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Model rooms offer preview of residence hall life

By : Cait Anastis

One of two model rooms created on campus.
Borrowing an idea from the private sector, Binghamton University created a pair of model rooms to give prospective students a preview of life in the residence halls.

The model rooms, a result of a partnership between Residential Life and the Office of Undergraduate Admis-sions, were created by remodeling two underutilized hobby rooms in College-in-the-Woods.

With the help of Physical Facilities and the University Bookstore, the rooms were repainted and furnished. Residential Life staff members Barbara Dickman, Nancy Chier and Jean Pitely then decorated the rooms, said Terry Webb, director of residential life. While the rooms are the same size as other residence hall rooms, they cannot be used for housing because they lack windows.

The creation of the model rooms gives campus tour guides an easy way to show visitors what rooms in the residence communities look like.

“Over 18,000 prospective students and their families visit Binghamton each year,” said Sandra Starke, vice provost of Enrollment Management. “This is an extraordinarily large number for a campus of our size, and every one of those visitors wants to see the residence hall facilities.”

In the past, student tour guides worked to accommodate visitor’s requests by taking tour groups to see their room or the room of a friend, Starke said. “We didn’t have access to rooms all the time, and disappointed many families” she said.

Bringing large tour groups into the residence halls to look at occupied rooms also created disruptions for students living in the facilities.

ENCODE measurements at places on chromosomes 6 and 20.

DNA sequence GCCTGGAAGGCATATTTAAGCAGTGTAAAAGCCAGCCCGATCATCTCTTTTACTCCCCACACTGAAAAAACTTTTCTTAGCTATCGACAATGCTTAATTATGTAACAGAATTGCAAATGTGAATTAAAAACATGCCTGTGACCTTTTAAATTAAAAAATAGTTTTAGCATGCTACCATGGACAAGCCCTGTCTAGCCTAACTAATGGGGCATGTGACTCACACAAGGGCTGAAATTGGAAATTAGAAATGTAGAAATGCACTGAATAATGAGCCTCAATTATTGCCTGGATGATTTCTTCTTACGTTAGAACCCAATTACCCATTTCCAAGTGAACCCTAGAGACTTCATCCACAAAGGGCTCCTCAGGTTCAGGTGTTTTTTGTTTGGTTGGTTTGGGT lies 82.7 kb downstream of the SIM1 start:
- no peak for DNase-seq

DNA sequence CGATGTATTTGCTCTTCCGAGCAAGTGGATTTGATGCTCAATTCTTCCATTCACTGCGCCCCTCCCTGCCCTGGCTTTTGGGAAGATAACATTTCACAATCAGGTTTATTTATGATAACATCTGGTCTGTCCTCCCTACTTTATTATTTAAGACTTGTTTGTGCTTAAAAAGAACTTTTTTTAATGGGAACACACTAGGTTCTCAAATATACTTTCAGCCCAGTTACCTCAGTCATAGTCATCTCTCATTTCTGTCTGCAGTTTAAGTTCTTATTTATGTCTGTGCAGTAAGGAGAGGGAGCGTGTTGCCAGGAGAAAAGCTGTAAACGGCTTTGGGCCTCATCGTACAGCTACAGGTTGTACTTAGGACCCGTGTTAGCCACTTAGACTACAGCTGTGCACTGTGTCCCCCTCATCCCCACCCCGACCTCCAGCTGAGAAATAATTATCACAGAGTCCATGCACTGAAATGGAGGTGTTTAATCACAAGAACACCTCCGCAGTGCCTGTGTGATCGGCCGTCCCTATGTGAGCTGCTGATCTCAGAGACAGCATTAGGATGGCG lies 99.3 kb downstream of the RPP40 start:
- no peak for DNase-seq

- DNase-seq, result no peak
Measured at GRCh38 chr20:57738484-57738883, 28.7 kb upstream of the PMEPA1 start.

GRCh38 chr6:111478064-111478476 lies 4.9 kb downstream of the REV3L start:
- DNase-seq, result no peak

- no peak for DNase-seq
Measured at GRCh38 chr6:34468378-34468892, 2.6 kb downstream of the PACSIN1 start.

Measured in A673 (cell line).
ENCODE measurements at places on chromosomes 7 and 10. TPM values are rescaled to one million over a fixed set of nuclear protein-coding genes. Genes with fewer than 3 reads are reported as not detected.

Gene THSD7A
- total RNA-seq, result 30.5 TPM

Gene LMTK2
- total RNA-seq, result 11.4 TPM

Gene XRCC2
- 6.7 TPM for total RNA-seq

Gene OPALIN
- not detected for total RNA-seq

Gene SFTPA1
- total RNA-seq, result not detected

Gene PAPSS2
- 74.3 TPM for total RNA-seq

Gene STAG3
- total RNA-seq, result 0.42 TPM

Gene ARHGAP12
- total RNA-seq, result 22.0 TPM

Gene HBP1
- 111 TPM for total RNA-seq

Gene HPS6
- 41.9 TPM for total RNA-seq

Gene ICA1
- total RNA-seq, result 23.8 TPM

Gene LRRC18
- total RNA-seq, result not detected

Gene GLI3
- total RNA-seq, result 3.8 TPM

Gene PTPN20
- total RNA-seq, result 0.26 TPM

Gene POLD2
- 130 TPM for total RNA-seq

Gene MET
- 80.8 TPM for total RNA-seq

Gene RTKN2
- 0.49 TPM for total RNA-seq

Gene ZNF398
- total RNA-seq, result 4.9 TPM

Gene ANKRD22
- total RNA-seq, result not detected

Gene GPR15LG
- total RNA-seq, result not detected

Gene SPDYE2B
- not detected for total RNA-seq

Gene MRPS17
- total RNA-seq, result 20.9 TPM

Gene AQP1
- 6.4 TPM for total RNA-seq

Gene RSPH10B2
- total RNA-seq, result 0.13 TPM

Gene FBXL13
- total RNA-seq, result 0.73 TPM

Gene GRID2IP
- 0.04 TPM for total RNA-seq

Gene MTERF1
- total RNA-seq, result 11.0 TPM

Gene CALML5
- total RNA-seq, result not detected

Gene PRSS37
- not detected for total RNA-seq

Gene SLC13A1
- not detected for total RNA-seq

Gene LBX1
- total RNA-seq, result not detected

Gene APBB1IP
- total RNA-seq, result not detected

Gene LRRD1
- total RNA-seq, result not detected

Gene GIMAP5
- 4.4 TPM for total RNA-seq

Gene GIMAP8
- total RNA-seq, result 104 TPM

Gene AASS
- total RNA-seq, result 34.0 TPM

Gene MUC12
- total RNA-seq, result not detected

“During our fall open houses, we might have 2,000 people going through a residence facility in a single day,” Starke said.

Finding a room and bringing a large tour group into a hall were not the only challenges. Because they were visiting real rooms occupied by students, there was also the chance that the rooms would be messy or that decorations wouldn’t be appropriate for family viewing, she said.

“Terry’s idea of a model room solved all those problems at once.” Starke said, adding that visitors can also be given a key to the rooms to use on self-guided tours.

“They use the key to get in, and drop the key off as they leave, so they don’t have to be on a scheduled visit,” she said.

While Webb said that he knows of only one other university using model rooms, it is something that has been done by hotels and apartment complexes for a number of years.

“In the private sector it is something that is done all the time,” Webb said. “You go to an apartment building and there is a model room. We just needed to do the same thing. This way, the admissions office can use them 365 days a year.”
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Last Updated: 10/14/08